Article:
dealignment


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  • noun

Words related to dealignment

a process whereby voters are moved toward nonpartisanship thus weakening the structure of political parties

References in periodicals archive ?
The process of dealignment and realignment took one or two decades in Western nations, and Narita deduces that the realignment of party support in Japan still has up to 10 years left to run.
A major party realignment occurred in the 1960s, mostly in the South, followed by a dealignment in the 1970s, especially among post-New Deal voters (Miller and Shanks 1996).
Dealignment is a more pressing concern now than it ever has been, with the number of voters identifying themselves with a political party in decline.
In other words, the authors argued that the declining fortunes of the Labour Party were not a result of class dealignment, but rather a result of the changing size of the respective classes.
The New Season neglects the difficult questions of, for example, dealignment, decomposition of the party system, the permanent campaign and its effects on governing, the influence of money, and the role of rising and declining elites.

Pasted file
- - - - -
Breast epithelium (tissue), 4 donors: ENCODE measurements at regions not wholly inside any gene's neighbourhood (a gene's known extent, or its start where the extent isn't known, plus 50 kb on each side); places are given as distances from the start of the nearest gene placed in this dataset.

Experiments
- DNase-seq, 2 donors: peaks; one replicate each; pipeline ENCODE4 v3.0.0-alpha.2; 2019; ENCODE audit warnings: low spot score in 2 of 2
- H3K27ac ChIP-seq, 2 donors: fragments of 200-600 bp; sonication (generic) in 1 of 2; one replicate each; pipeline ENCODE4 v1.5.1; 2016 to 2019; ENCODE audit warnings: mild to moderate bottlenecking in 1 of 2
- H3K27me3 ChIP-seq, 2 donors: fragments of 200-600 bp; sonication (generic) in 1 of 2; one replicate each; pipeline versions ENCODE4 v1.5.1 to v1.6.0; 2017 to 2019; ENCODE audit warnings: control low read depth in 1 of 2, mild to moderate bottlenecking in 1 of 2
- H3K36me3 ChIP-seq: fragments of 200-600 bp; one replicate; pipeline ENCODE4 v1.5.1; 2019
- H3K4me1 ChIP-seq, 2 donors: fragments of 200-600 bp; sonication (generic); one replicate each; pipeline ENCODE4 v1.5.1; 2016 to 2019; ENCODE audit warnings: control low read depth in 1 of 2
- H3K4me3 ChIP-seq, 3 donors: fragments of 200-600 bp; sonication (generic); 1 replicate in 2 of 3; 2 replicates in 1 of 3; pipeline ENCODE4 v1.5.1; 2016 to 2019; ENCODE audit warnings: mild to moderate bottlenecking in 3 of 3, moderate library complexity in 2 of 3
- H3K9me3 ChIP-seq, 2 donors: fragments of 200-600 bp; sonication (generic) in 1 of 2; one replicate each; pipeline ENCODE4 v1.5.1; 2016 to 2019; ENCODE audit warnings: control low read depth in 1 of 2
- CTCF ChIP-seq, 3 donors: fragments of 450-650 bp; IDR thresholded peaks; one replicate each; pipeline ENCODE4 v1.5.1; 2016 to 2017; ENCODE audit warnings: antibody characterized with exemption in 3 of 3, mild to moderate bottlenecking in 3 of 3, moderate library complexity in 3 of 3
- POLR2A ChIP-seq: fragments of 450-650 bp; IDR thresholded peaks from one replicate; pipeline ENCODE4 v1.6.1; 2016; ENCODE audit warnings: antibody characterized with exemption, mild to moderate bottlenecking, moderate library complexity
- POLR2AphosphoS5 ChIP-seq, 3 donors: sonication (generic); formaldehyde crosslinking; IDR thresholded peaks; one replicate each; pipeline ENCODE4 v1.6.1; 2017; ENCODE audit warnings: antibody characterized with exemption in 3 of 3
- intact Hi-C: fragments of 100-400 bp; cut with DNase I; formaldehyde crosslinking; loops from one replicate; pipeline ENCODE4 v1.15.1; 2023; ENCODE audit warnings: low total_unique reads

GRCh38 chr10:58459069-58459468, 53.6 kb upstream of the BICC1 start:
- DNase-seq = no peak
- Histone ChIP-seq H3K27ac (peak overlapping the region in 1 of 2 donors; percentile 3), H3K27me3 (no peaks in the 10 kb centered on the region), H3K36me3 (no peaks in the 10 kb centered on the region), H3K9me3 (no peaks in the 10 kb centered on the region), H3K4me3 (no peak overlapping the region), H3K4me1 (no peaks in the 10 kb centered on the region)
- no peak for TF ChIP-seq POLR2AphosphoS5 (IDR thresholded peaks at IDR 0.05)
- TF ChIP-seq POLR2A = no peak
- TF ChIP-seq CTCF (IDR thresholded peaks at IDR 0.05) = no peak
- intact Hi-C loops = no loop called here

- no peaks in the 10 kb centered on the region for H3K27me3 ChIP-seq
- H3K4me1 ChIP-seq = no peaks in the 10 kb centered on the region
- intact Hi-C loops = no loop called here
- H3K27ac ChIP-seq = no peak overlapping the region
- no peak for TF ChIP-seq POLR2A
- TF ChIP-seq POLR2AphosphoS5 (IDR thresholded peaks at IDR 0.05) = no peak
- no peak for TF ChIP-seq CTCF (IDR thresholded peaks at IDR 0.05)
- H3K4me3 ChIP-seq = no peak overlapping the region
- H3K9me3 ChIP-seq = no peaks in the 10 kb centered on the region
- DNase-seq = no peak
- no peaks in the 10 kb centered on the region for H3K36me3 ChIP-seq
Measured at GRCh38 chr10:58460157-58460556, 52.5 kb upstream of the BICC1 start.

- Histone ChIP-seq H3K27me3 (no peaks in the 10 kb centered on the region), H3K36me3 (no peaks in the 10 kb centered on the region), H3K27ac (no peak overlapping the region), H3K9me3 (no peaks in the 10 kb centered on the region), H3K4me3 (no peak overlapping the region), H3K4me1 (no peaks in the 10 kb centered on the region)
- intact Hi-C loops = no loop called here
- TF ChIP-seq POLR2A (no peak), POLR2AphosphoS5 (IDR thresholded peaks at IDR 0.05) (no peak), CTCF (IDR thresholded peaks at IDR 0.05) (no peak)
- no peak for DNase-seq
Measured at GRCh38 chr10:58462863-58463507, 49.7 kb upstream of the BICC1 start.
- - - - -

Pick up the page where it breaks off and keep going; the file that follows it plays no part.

The 1994 Aftershock: Dealignment or Realignment in the South.
And even the recent literature on the party systems in Europe has been much concerned with the partisan realignment and dealignment in those cases.
This dealignment of partisanship was most acutely experienced by the 1965 high school senior class that was repeatedly interviewed by the Socialization Study as it passed through the events of those decades (,Jennings and Niemi 1981).
Partisan dealignment among voters preceded and contributed to defections of lawmakers from the LDP and the formation of new political parties, which in turn facilitated electoral reform.
On separate accommodation and dealignment in peacetime, see Liska, Nations in Alliance, pp.
However, in all four cases the dust of party realignment and dealignment has not completely settled yet.
As Snyder notes, such restraint efforts can take a number of forms, including threatening dealignment or realignment if the ally does not cease its provocative behavior, threatening to withhold promised military support in a conflict provoked by the ally (without breaking the alliance itself), withholding diplomatic support from the ally in a particular dispute with the adversary (or threatening to do so), using consultations with the ally to persuade it to halt the problematic behavior, urging the ally to make concessions to the adversary as a means to reduce tensions, or offering incentives to the ally to alter its behavior.
In The south's new politics: Realignment and dealignment, edited by Robert Swanbrough.
While allowing for occasional disagreements regarding transition points, as well as ambiguity regarding dealignment, in this conception the advantaged party (e.
Skowronek's ideas seem to be related in rough fashion to cycles of political realignment and dealignment.